When the pandemic came, President Bolsonaro’s speech changed from “choose: right or job?” to “economy or lives?” Thus, from the workers who were fighting for quarantine, when they found themselves under pressure to work and risk contagion, it is possible to understand that the granting of the emergency aid program is the first defeat of the Bolsonaro government. For the unemployed and self-employed now have a minimum reserve to avoid the extermination that was programmed in the violation of quarantine throughout Brazil. That is, it is a resistance to a fascist content, even if conceded by a far-right government.

And if we think of fascist content as the conservative march underway in Brazil, which targets workers’ resistance, the struggle to maintain aid is one of the most relevant foxholes against it. Of course, this is contradictory. The agenda, when attended, generated increased popularity of the Bolsonaro government. But its project finds limits, when considering the program as spending and debt, because it is not linked to increased productivity. But this is not a “natural” condition of the economy; it is a political choice, which puts the profit gain at low productivity against the economic return that the distribution of the benefit brings, which is the growth of the GDP even in the face of the economic crisis. So it is the working class that imposes the need and experiences of mobilization, facing the limits of this ‘bolsonarist’ project. This is imposed on the conditions for the dispute around the rent projects, as there was with the Renda Brasil [Brazil Income], whose financing cutting the unemployment insurance and the salary bonus for those who earn two minimum wages led to its rejection by the president. And also in the current Renda Cidadã, where Paulo Guedes does not support the use of precatories and resources from FUNDEB for financing. In this, Bolsonaro searches for support from other sectors6. It seems that the dispute is placed over the austerity project, defended by one sector of businessmen against other sectors that seek productivity growth even with some public spending. In this, a way is open for conquests, materialized around the Emergency Aid. If the agenda is lost, there may occur an advance of this new Brazilian fascism.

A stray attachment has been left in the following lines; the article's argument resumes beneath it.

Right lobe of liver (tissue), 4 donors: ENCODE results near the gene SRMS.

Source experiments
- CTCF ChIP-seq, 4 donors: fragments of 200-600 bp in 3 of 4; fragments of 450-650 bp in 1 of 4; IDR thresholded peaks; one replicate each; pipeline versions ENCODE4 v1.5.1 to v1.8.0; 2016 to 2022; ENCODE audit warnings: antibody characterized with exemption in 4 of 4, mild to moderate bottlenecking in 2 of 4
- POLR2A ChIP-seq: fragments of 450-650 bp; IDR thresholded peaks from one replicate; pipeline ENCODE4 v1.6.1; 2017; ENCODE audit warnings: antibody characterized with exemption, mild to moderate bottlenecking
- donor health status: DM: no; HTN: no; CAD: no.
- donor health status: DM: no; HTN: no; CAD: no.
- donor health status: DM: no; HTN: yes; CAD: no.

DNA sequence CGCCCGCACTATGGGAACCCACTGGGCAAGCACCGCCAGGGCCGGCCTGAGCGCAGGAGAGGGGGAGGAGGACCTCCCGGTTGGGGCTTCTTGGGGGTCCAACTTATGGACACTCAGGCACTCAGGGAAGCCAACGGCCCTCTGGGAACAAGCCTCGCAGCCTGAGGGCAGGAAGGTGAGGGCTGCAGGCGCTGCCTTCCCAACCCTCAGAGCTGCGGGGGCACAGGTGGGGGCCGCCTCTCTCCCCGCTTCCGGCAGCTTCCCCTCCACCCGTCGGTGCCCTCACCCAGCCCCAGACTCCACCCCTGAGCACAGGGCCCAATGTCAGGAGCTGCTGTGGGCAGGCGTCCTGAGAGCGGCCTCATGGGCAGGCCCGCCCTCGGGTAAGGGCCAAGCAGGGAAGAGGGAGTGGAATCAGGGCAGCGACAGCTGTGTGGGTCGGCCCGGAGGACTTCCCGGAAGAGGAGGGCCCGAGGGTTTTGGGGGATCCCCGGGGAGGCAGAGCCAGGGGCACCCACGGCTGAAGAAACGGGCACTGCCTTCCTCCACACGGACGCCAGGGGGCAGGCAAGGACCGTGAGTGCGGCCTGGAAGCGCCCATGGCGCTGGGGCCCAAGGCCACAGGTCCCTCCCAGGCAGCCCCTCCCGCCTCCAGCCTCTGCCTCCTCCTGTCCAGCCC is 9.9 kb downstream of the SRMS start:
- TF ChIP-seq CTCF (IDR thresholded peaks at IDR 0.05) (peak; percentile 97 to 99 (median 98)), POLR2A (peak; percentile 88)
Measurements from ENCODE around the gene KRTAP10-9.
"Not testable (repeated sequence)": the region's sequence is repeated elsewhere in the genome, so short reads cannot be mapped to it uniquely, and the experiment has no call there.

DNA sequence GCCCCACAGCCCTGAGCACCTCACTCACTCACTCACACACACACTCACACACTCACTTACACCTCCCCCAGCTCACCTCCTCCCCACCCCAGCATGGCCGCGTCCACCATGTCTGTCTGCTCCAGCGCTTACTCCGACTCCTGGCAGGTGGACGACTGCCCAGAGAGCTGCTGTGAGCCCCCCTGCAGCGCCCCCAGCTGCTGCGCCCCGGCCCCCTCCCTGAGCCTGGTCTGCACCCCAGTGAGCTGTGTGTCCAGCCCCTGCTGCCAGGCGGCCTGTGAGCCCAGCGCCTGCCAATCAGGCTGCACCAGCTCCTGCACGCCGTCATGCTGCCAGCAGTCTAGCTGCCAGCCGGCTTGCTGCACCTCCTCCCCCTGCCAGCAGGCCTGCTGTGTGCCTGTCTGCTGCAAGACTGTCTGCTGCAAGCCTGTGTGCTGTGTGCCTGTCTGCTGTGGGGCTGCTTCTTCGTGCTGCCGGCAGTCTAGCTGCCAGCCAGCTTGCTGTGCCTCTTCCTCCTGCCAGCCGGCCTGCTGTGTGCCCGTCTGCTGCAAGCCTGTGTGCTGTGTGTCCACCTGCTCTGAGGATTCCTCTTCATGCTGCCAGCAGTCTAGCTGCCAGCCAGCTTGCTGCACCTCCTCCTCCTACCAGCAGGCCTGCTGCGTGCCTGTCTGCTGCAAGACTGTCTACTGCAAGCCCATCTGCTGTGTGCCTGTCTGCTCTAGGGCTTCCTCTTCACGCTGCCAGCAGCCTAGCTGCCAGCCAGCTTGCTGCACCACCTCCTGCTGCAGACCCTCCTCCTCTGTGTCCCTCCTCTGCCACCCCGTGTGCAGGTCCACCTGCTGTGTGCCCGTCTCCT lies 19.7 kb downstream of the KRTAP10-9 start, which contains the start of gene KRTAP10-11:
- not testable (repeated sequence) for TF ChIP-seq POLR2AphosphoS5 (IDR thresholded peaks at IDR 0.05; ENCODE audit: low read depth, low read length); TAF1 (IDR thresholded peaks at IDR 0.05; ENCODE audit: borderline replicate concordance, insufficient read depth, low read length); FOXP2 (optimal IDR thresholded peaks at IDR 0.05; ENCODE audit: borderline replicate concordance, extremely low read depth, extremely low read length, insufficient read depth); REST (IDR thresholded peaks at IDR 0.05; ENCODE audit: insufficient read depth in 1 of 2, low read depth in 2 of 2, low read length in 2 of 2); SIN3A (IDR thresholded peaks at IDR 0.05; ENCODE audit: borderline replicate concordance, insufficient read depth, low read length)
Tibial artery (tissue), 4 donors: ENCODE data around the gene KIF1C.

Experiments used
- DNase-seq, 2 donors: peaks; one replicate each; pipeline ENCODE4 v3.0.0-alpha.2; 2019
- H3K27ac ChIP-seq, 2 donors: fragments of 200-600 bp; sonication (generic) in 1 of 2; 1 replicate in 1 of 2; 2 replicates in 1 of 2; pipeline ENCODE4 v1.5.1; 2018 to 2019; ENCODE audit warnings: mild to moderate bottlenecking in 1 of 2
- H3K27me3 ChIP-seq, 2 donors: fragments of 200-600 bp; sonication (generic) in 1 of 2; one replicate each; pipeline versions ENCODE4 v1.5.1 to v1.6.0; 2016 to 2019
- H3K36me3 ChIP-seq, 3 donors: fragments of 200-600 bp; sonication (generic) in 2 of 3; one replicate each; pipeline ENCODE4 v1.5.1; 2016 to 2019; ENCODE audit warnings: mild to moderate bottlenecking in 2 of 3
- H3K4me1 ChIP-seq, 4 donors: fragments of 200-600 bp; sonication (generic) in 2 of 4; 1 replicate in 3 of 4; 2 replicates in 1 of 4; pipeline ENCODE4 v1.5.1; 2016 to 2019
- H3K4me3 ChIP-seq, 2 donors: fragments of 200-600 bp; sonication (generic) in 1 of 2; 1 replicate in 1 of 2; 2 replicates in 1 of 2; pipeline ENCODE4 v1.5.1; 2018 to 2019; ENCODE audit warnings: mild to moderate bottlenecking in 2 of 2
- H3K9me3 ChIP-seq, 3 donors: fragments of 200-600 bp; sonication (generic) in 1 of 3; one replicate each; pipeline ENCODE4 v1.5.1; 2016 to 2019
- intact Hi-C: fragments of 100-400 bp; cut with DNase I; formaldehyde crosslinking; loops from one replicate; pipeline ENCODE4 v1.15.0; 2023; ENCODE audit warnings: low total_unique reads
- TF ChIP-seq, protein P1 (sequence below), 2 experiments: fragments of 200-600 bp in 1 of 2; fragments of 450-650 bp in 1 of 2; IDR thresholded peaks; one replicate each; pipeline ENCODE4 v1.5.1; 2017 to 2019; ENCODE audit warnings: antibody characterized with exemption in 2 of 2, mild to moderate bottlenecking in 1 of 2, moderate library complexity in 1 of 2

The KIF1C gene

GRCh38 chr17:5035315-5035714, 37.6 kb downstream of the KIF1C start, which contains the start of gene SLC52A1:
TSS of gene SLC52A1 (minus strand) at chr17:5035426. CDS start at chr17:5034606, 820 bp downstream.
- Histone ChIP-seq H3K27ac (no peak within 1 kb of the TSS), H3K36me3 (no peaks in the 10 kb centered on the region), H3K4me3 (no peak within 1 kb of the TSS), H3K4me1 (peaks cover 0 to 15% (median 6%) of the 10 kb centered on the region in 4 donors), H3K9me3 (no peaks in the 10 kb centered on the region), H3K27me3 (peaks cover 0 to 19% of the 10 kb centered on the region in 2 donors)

It is also necessary to note the lack of capacity of a sector on the left-wing to deal with the Emergency Aid. Instead of understanding the importance and urgency of this struggle, It treats it as “fascistization” or “pobretology”7. This would be an analysis of the poorest workers as passives facing income’s projects, as if this mass could not go beyond projects of productivity growth, as it was evaluated in the times of Bolsa Família. So, faced with the ‘fascistization’ already in progress, the left-wing participates in this process by discarding these workers as active and conscious subjects of the social process in which they are involved. It even seems that part of it seeks to maintain its status quo as a stratum of qualified workers and considers the others, in more impoverished positions, as ignorant and passive. Not to mention that it accepts the terms of the “economy x life” discourse, as if there were no economic way out except to accept the death and hunger of workers, something that extends from a bureaucratic left-wing to an orthodox “Marxism” stuck in the enchantment before the productive forces. These usually fall into the same despair as liberals, who talk about austerity as the only solution for the economy. Forgetting the variations and adaptations of capitalism in the face of workers’ resistance, as the policy of handouts itself does.